In the first six months of 2010, ten young workers at electronics giant Foxconn jumped to their deaths from the roof of their dormitories in Shenzhen. At the same time, strikes at
Honda automotive parts suppliers in Guangdong triggered a wave of worker protests across China. It was clear that the long-simmering and deep-seated discontent and anger felt by
many workers in the “factory of the world” was beginning to boil over.
The Chinese government responded quickly and generally positively to the protests, calling on employers to improve pay and working conditions, and to treat young workers with
respect and compassion. Nearly all local governments raised the minimum wage, on average by 20 percent. Most adopted a relatively lenient attitude towards strikers, only sending in the
police when public order was deemed to be threatened. Although these measures were helpful up to a point, they still betrayed the government’s determination to control or manage labour
conflict from above rather than allow labour and management to resolve their differences themselves.
In Guangdong, however, the provincial government took a different path and drafted legislation that, if implemented, would allow labour conflicts to be resolved peacefully within
enterprises, without the need for government intervention. The provincial Regulations on the Democratic Management of Enterprises (广东省企业民主管理条例) would create a
legally-binding mechanism in which workers can demand and negotiate for pay increases with management. Moreover, if one third of the workforce (one fifth of the workforce in
early drafts) demand talks with management on wages and work conditions, the trade union at the enterprise is obliged to organize and conduct such negotiations.
This is not the first time such hands-off approach has been proposed. The Ministry of Labour floated a similar idea back in 1993 in which the primary responsibility for dispute resolution
lay with workers and management, with the government playing an auxiliary role as and when required. For a number of political and economic reasons, this model was never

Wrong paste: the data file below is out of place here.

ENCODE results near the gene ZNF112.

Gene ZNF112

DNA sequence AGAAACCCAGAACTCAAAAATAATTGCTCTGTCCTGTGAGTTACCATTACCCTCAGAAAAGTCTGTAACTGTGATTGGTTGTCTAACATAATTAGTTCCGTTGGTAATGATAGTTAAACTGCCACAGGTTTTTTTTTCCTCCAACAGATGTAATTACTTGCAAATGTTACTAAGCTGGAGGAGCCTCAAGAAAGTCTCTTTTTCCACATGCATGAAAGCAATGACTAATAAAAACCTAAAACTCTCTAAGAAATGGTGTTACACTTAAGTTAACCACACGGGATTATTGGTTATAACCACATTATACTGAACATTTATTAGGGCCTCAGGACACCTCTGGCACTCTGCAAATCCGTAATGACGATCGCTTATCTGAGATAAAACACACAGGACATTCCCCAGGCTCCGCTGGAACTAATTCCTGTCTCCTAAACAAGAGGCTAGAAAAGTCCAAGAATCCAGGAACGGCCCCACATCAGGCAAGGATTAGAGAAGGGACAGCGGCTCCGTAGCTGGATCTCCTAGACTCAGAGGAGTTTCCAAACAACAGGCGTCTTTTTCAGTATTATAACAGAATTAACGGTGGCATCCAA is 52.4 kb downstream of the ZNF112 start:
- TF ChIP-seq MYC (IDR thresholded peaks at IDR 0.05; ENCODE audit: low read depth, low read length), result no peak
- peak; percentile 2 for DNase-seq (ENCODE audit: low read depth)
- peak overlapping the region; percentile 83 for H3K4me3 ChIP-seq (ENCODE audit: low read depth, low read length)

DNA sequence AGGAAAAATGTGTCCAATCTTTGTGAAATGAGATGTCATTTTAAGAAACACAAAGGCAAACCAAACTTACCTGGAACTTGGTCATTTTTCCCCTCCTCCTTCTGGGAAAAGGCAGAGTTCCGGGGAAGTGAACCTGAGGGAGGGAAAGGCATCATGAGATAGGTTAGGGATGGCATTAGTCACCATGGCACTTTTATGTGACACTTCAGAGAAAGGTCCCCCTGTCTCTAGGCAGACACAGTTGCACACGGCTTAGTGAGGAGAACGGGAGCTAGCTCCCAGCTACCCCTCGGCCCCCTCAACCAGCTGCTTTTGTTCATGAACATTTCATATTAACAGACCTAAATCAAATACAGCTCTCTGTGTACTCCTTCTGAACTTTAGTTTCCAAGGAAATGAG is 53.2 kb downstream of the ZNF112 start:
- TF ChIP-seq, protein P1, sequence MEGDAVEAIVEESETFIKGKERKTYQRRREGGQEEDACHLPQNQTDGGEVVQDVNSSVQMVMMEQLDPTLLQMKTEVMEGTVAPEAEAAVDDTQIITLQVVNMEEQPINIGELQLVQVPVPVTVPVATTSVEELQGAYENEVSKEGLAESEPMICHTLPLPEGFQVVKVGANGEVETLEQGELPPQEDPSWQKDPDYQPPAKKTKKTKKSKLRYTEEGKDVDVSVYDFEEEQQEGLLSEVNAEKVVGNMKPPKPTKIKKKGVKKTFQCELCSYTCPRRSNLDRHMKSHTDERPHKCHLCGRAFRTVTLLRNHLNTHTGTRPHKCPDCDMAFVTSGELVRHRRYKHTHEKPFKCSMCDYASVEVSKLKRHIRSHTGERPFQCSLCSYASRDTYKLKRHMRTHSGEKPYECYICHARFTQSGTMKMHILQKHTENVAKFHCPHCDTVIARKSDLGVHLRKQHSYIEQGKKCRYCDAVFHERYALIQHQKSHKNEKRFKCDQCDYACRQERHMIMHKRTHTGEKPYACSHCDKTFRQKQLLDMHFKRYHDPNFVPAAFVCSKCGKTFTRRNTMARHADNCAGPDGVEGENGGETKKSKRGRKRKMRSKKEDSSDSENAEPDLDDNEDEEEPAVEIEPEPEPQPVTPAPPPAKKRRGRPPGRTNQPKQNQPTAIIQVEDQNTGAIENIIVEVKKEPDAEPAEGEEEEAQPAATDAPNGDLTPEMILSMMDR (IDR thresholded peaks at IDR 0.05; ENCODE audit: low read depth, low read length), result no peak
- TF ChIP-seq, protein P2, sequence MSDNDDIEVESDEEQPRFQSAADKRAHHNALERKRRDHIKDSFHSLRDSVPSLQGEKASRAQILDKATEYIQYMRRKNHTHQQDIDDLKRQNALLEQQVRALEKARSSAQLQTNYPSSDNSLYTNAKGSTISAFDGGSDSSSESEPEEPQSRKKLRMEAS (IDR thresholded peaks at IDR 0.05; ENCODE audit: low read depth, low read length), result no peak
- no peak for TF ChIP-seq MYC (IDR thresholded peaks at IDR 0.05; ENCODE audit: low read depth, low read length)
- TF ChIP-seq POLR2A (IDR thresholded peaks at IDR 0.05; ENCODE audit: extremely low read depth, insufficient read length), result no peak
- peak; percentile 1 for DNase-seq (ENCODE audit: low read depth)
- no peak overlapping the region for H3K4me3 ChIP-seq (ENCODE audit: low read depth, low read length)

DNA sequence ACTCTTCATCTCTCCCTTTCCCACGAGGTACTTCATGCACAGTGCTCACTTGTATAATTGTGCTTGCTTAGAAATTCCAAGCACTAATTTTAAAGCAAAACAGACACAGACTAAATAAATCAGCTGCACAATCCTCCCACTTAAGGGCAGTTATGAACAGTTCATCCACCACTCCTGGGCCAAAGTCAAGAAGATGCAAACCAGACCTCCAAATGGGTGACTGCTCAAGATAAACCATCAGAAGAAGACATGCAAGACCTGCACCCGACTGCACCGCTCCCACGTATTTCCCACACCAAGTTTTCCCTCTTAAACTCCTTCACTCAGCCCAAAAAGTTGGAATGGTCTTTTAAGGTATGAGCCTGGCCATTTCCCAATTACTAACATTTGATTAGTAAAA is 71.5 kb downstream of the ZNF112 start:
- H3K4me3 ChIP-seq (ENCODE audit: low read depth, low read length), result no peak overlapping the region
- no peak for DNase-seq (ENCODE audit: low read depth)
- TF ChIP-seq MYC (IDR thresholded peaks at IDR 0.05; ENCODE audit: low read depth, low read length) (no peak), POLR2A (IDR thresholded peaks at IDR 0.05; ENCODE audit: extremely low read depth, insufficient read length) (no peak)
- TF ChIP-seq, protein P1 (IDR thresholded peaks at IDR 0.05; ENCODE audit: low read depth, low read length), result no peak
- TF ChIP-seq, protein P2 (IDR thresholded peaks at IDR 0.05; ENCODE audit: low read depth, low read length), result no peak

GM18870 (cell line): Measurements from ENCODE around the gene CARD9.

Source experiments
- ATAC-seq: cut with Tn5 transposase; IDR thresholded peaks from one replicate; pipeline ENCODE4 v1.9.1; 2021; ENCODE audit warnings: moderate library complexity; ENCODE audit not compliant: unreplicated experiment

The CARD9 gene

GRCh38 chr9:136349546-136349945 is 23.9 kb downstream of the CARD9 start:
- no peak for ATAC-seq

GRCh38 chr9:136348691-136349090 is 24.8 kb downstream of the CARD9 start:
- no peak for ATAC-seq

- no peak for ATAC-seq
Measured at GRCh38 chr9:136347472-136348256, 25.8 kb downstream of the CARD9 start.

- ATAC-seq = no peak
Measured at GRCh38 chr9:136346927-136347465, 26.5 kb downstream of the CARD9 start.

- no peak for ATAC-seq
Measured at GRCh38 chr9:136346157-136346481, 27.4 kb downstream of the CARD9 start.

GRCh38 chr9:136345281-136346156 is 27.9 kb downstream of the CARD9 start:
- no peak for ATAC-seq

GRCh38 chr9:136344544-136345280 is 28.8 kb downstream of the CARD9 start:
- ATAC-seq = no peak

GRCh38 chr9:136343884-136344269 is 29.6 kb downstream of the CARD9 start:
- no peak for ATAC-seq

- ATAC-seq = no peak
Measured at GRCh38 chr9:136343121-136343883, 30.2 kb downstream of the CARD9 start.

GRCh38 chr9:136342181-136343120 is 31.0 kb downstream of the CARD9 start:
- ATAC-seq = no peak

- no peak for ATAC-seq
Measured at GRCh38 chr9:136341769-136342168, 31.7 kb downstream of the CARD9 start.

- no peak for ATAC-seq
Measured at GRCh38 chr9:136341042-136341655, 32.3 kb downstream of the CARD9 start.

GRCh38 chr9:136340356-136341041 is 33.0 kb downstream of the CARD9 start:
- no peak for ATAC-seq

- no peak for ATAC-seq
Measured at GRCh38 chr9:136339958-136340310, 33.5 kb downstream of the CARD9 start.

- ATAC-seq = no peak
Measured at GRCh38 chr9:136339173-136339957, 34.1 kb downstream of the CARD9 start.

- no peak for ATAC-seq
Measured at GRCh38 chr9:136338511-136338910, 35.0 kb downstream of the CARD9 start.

implemented and there is certainly no guarantee that Guangdong’s new regulations will work either.
As this report shows, previous attempts by the government to find a legislative fix to labour conflicts have had limited success. Laws designed to protect workers’ rights and interests
have not been enforced and employers have been allowed to dominate and control the labour relationship by unilaterally determining pay and conditions, hiring and firing employees at
will. At the same time, worker organizations that could stand up to the bosses have been suppressed by the government. And many small enterprises have been squeezed by taxation o such an extent that they have little profit left to share with their employees.
In order to assess the significance of Guangdong’s draft regulations and place them in a historical context, this report looks back at the changing dynamics of labour relations in
China during the reform era, discusses the government’s strategies for managing labour conflicts, and analyzes in detail the effectiveness of the two most important labour laws
implemented thus far; the 1994 Labour Law and the 2008 Labour Contract Law.
It concludes that the Guangdong regulations are, in part at least, a departure from traditional government thinking because rather than continuing to swim against the tide of economic
reform and development, and assuming the government alone can resolve labour conflicts, the regulations actually encourage the workers themselves to get involved in the process.
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